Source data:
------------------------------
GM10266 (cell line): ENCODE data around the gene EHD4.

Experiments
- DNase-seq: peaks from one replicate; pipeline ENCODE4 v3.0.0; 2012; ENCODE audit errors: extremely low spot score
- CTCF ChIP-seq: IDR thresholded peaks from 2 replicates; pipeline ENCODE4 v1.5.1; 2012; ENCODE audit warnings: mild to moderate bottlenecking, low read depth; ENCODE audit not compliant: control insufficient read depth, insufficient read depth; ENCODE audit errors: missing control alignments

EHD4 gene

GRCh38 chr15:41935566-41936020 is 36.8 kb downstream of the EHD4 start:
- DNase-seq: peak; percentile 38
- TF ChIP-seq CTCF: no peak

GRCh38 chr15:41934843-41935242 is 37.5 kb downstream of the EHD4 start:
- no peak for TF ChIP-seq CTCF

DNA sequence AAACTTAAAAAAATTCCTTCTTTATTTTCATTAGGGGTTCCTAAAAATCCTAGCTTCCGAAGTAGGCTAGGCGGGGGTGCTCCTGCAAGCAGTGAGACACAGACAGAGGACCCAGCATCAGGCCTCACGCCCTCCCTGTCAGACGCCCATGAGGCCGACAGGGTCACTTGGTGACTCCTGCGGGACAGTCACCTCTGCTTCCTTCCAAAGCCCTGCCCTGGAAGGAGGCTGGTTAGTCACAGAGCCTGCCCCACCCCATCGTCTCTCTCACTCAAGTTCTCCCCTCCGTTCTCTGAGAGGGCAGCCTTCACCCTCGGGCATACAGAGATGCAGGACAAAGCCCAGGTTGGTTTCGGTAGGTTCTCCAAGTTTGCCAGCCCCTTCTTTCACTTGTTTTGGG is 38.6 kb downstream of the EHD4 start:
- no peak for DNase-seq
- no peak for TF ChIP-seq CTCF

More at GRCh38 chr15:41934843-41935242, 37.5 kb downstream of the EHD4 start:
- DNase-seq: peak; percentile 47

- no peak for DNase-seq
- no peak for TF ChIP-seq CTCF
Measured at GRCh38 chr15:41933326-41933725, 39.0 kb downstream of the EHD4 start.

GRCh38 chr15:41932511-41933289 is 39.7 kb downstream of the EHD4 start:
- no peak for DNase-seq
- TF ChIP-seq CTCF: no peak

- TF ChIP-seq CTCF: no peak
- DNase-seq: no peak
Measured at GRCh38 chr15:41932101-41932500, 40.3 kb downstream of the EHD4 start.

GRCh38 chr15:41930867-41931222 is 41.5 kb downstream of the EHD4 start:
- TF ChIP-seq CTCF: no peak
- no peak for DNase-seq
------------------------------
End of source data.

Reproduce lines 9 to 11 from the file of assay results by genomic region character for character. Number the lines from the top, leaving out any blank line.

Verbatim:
GRCh38 chr15:41934843-41935242 is 37.5 kb downstream of the EHD4 start:
- no peak for TF ChIP-seq CTCF

DNA sequence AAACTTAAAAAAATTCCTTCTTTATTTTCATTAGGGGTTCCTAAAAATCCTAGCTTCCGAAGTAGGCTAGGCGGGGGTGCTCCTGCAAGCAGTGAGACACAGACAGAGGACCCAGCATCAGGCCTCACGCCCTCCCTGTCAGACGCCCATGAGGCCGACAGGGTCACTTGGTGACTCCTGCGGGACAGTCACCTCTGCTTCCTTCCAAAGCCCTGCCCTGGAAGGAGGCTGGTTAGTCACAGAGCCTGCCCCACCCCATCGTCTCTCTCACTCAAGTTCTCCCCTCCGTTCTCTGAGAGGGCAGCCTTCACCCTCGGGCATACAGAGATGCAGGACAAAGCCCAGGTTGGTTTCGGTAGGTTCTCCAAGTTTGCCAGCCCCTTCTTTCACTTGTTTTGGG is 38.6 kb downstream of the EHD4 start: